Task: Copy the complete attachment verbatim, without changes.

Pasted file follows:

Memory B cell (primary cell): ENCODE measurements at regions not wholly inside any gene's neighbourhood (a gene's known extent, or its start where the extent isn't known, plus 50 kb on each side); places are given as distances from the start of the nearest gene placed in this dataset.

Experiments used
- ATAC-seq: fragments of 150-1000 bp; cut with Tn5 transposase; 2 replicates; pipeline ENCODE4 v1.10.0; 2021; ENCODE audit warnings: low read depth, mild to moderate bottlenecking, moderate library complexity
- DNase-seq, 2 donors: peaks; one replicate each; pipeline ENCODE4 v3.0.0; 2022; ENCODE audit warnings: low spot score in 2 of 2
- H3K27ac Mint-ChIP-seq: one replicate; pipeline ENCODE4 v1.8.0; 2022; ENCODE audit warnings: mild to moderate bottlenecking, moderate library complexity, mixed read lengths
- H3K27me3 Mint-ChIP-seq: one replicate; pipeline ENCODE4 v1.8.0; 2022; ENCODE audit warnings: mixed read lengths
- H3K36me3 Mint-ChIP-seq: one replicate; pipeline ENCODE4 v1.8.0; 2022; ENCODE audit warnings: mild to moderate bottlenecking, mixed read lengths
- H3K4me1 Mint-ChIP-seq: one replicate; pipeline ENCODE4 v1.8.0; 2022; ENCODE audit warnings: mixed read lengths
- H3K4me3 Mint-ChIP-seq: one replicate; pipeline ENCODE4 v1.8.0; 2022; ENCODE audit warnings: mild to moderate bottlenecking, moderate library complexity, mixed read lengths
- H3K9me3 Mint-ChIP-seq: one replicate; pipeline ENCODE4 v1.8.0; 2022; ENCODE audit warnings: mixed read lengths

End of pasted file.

Memory B cell (primary cell): ENCODE measurements at regions not wholly inside any gene's neighbourhood (a gene's known extent, or its start where the extent isn't known, plus 50 kb on each side); places are given as distances from the start of the nearest gene placed in this dataset.

Experiments used
- ATAC-seq: fragments of 150-1000 bp; cut with Tn5 transposase; 2 replicates; pipeline ENCODE4 v1.10.0; 2021; ENCODE audit warnings: low read depth, mild to moderate bottlenecking, moderate library complexity
- DNase-seq, 2 donors: peaks; one replicate each; pipeline ENCODE4 v3.0.0; 2022; ENCODE audit warnings: low spot score in 2 of 2
- H3K27ac Mint-ChIP-seq: one replicate; pipeline ENCODE4 v1.8.0; 2022; ENCODE audit warnings: mild to moderate bottlenecking, moderate library complexity, mixed read lengths
- H3K27me3 Mint-ChIP-seq: one replicate; pipeline ENCODE4 v1.8.0; 2022; ENCODE audit warnings: mixed read lengths
- H3K36me3 Mint-ChIP-seq: one replicate; pipeline ENCODE4 v1.8.0; 2022; ENCODE audit warnings: mild to moderate bottlenecking, mixed read lengths
- H3K4me1 Mint-ChIP-seq: one replicate; pipeline ENCODE4 v1.8.0; 2022; ENCODE audit warnings: mixed read lengths
- H3K4me3 Mint-ChIP-seq: one replicate; pipeline ENCODE4 v1.8.0; 2022; ENCODE audit warnings: mild to moderate bottlenecking, moderate library complexity, mixed read lengths
- H3K9me3 Mint-ChIP-seq: one replicate; pipeline ENCODE4 v1.8.0; 2022; ENCODE audit warnings: mixed read lengths